“The cost of land is to account for a lot of that,” Albright said. “Many farmers rent their land, and land prices have gone up while the farmers’ return has gone down.”

Jerry Albright, the Executive Director of the Interchurch Ministries of Nebraska, sits in his office in Lincoln, Nebraska. He and his organization run the Nebraska Rural Response Hotline, which serves as an outlet for the farmers during stressful times. (Photo by Allison Hess)


Mental health experts in the state are trying to change things on two fronts: access and stigma.

Richard Bischoff, professor and chairman of the University of Nebraska-Lincoln’s child, youth and family development department, has been implementing what he calls tele-mental health services to rural communities. The system is similar to Skype, where patients go to their local hospital to receive counseling from a mental health expert on video.

Nearly all of the people with knowledge of the mental health crisis in rural communities say overcoming stigma is the most important and most challenging problem at hand. Brent Anderson is the executive director of Cirrus House, an organization that works to provide quality of life and independence for people living with mental illness in the Nebraska Panhandle. Anderson said it’s important to understand that mental health is like any other illness.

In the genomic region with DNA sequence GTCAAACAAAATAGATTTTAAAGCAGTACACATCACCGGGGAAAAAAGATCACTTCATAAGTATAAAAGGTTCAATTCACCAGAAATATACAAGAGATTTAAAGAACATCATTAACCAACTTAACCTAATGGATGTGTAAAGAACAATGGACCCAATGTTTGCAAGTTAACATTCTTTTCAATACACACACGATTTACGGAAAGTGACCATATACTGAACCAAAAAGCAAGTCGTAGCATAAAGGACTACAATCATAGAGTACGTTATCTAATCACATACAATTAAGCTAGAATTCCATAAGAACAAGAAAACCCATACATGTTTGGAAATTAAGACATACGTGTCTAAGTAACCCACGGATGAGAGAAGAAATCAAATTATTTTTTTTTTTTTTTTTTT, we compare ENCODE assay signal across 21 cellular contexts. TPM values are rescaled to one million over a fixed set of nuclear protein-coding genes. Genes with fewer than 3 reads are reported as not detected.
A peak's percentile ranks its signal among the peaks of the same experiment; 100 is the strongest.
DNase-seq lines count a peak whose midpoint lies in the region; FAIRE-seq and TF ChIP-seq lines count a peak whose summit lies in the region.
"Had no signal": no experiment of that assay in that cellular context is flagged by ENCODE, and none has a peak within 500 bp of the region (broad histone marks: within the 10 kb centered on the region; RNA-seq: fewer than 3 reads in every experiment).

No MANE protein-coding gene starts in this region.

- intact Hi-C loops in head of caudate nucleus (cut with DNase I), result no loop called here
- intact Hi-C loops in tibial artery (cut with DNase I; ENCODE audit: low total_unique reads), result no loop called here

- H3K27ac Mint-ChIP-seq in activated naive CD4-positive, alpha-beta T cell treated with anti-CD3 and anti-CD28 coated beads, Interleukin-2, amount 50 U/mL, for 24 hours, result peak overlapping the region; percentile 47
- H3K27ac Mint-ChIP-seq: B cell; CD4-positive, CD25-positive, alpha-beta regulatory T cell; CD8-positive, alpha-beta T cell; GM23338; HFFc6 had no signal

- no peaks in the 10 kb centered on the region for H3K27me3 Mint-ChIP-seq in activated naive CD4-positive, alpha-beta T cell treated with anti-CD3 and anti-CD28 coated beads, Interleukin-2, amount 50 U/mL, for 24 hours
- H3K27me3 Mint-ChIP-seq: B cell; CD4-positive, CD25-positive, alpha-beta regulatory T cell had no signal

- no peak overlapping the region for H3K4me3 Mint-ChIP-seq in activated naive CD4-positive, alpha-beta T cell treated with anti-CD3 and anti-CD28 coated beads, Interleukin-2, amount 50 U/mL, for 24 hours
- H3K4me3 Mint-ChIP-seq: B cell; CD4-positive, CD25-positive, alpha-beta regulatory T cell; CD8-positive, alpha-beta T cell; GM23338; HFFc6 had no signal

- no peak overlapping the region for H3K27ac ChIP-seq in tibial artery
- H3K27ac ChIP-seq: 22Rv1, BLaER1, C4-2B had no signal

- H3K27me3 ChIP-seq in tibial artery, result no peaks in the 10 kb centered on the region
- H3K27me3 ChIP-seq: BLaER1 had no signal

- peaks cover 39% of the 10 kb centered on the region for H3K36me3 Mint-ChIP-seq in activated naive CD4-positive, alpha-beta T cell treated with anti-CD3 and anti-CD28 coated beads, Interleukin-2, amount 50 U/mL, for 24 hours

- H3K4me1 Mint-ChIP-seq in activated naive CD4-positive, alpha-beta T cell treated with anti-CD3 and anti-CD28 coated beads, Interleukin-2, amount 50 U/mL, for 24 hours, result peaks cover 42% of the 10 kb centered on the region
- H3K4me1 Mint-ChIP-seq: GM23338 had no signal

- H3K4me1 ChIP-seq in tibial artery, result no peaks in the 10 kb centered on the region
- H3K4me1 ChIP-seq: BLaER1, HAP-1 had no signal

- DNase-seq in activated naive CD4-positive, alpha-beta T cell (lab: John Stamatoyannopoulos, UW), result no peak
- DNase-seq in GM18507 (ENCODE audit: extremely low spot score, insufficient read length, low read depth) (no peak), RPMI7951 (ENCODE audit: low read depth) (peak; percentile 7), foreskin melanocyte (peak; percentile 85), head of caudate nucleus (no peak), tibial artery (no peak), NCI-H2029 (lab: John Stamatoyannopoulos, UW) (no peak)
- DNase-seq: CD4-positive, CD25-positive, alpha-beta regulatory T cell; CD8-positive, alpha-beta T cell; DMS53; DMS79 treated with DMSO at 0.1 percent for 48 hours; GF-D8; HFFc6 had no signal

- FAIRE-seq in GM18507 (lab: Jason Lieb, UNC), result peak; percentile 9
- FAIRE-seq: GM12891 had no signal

“Seeking help if you’re depressed is no different than going to the doctor if you have high blood pressure,” Anderson said. “It’s something you can get help with.”

Rexroth has participated in his own counseling, which he said helped.

“Going through a counseling program turned my head around,” he said.

More often though, he turns to those closest to him.

“‘Hi, how you doin’ really does mean something out here.”

Every Thursday morning, Rexroth can be found at his local coffee shop, chatting with other farmers about the problems they’re facing, from family to the weather to the things that keep them up at night.

“You have those that you can count on, be it friends or family members, that you can talk about certain things,” he said. “That is your social, that is where you learn - that is also where you vent.”

It’s how they get by.

Editor's Note:  This article was written by University of Nebraska-Lincoln students Reece Ristau and Allison Hess. This story and the other student stories linked above are part of a reporting project on climate change in Nebraska produced as part of a class taught by professor of practice Matt Waite. This article is an effort by NET News to highlight the students' reporting on this important issue. 

Jerry Albright, the director of the Interchurch Ministries of Nebraska, discusses the increased stress levels of farmers throughout Nebraska. Video by Allison Hess and Reece Ristau.